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TitleAn assessment of the level of independence of electoral management bodies and their effects on democratisation in africa: the case of Ghana and the Democratic Republic of Congo
AuthorGabie, Carmel Tshamalamala
SubjectElectoral management bodies
SubjectDemocratic Republic of Congo
SubjectIndependent Electoral Commission
SubjectGhana
SubjectIndependence
SubjectDemocratisation
SubjectFree and fair elections
Subject324.96751
SubjectCongo (Democratic Republic). Commission électorale nationale indépendante
SubjectElections -- Congo (Democratic Republic) -- Management
SubjectElection monitoring -- Congo (Democratic Republic)
SubjectRepresentative government and representation -- Congo (Democratic Republic)
SubjectDemocracy -- Congo (Democratic Republic)
SubjectCongo (Democratic Republic) -- Politics and government -- 1997-
SubjectElectoral Commission of Ghana
SubjectRepresentative government and representation -- Ghana
SubjectDemocracy -- Ghana
Date2019-11-22T09:47:36Z
Date2019-11-22T09:47:36Z
Date2019-09
TypeDissertation
Format1 online resource (xiii, 169 leaves)
Formatapplication/pdf
AbstractThe basic problem in this study is to determine whether the electoral management body (EMB) in the Democratic Republic of Congo (DRC) is sufficiently independent and whether it complies with most of the criteria of an ideal independent EMB in order to conduct free and fair elections in the promotion of democracy in the DRC. However, an ideal type of an independent EMB is not easily realizable but Ghana’s electoral commission (EC) is widely regarded as a model of an independent EMB in Africa. Therefore, this study uses the EC as a workable ideal type of independent EMB that informs this study in assessing the Independent National Electoral Commission (CENI)’s level of independence. The study discovered that while the formal legal framework guarantee the independence of the CENI, it lacks practical independence due to certain factors which include the mode of appointment and composition of the body, the unstable security of tenure of its members, the negative influence of the judiciary, executive and the parliament over the functioning of the CENI, and the lack of adequate funding. The study argues that the composition of the CENI has to be depoliticized; its members should enjoy a strong security of tenure and the issue of political parties funding should be effective and handled by the CENI in order to enhance political competitiveness in the electoral process. An adequate funding should be timely realized so that the CENI carries out its work with autonomy. The judiciary, the parliament and the executive should support the growth of democracy in the DRC by allowing the CENI to work without the interference of any quarter.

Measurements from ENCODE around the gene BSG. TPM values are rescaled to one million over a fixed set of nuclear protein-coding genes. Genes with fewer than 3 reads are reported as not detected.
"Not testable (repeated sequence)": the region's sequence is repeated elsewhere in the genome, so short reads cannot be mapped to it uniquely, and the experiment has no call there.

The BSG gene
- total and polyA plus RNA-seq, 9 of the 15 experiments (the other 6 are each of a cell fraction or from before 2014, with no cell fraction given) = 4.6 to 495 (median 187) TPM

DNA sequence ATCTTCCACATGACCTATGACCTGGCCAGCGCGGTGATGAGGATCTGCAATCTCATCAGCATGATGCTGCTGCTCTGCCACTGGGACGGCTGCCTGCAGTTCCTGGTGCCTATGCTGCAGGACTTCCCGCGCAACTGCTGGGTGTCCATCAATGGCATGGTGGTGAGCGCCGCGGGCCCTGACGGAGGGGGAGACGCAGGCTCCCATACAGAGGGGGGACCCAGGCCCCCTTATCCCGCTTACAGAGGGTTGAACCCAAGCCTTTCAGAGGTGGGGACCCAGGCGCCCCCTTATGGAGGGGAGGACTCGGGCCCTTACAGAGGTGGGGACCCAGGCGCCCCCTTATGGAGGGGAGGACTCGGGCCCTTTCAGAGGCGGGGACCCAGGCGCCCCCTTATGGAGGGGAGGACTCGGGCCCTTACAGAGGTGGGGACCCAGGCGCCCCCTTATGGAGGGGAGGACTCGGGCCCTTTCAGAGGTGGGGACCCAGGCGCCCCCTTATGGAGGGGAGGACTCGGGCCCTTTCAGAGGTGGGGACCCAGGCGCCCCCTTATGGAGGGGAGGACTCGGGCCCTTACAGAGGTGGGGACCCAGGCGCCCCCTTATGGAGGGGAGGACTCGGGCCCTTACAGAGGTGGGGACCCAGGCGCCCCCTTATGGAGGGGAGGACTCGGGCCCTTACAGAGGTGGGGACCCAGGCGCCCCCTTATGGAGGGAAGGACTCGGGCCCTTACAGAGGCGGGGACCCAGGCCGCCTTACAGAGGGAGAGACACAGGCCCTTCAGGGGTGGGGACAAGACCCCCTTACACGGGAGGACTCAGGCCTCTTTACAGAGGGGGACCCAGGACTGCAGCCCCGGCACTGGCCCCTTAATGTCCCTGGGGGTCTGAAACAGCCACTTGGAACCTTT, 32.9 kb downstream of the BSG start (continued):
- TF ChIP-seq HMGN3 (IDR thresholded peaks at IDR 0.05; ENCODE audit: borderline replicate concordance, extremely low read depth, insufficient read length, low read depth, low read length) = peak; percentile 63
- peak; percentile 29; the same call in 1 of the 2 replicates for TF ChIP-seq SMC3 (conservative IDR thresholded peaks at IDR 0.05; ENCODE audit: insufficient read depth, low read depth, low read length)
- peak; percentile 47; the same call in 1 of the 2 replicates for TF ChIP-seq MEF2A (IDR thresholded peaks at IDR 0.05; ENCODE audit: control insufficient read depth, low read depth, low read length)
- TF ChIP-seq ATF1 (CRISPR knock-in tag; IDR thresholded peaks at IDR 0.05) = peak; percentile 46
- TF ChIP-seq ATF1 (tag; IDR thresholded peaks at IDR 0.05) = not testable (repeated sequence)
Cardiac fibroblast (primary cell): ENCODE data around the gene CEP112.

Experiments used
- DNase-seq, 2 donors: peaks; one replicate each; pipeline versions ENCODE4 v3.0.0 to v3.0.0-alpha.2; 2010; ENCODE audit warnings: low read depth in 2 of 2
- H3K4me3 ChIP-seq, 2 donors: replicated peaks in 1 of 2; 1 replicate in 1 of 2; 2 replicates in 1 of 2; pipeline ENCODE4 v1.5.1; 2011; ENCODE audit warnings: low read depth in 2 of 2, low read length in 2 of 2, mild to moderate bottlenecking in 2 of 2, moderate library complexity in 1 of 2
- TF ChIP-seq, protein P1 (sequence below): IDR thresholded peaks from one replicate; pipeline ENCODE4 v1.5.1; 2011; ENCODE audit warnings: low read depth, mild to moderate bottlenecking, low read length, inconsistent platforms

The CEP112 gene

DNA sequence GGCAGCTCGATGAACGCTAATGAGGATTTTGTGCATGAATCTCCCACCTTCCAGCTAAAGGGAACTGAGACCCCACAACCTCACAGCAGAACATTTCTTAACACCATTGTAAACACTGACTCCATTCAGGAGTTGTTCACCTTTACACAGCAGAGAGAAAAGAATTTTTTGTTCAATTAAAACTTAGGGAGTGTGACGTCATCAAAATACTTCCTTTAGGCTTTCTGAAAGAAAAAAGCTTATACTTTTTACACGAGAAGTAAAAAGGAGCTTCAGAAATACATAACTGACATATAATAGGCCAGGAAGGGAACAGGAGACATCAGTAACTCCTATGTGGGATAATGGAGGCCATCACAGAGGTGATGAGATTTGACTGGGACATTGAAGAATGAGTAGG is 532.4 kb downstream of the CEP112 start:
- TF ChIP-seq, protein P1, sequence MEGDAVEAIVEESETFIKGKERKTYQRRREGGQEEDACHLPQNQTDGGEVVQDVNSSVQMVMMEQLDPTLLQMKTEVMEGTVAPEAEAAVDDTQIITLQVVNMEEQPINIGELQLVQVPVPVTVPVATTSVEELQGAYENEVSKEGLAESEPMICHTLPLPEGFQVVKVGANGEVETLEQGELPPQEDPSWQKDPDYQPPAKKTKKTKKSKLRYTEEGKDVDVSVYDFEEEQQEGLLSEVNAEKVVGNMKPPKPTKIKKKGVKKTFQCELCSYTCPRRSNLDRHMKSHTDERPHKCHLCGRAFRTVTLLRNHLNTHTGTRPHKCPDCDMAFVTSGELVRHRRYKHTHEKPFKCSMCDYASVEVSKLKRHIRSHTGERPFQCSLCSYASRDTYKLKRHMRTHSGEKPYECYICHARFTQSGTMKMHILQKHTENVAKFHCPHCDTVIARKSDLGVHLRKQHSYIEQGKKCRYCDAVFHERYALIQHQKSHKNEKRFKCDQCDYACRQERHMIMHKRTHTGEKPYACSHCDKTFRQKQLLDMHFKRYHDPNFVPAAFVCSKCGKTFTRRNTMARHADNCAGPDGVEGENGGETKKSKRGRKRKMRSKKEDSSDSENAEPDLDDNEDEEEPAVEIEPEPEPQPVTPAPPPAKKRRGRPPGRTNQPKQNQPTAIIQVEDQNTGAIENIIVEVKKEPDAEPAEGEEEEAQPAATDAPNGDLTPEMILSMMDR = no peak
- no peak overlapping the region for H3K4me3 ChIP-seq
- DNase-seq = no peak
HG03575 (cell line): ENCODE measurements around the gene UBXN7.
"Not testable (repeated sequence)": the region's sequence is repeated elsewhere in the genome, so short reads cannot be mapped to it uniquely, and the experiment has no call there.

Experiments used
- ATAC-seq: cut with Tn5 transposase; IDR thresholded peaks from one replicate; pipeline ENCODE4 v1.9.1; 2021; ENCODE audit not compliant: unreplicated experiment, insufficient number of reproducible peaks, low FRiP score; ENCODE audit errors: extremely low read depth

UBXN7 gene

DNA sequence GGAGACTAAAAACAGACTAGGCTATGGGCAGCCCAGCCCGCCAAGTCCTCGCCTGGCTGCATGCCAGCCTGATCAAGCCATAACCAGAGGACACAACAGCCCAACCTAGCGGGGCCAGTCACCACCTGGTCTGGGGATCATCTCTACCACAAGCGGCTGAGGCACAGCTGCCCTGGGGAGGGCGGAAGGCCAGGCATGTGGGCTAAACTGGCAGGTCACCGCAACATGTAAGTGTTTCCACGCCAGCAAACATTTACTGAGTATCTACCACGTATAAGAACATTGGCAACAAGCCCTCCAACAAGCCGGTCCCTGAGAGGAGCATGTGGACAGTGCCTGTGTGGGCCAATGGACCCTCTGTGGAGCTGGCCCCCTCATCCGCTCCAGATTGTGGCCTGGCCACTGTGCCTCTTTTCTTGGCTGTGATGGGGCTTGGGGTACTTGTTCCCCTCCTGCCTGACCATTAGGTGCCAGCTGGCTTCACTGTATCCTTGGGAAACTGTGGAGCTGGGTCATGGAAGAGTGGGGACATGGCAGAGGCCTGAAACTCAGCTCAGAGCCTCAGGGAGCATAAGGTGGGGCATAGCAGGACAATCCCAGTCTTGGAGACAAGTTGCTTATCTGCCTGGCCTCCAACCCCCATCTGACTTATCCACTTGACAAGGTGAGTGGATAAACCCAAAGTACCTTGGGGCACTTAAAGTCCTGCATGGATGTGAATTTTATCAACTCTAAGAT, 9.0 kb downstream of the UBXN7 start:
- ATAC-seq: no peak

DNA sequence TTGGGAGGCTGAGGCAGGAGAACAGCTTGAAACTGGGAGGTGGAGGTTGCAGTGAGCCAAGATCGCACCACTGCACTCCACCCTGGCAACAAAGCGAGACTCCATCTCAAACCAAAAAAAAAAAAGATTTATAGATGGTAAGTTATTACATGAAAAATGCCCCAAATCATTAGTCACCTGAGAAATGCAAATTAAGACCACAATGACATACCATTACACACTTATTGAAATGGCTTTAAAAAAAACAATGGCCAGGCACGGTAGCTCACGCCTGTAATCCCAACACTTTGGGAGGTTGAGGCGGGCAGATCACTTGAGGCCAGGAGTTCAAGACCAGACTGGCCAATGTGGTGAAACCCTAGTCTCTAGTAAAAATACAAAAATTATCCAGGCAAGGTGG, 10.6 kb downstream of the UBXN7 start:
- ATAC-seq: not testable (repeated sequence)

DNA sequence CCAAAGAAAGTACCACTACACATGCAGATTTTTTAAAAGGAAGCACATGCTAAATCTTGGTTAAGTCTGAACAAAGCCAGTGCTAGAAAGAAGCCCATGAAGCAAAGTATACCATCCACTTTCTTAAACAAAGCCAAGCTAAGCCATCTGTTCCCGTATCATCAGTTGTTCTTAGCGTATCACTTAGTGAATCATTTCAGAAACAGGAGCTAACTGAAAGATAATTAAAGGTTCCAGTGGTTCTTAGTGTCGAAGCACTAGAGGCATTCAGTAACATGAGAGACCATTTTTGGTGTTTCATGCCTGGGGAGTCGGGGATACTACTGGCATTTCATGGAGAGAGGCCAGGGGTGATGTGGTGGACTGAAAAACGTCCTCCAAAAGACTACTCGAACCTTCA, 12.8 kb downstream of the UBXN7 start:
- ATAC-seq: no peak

AbstractAfrican Centre for Arts, Culture and Heritage Studies
AbstractM.A. (African Politics)
Identifierhttp://hdl.handle.net/10500/26027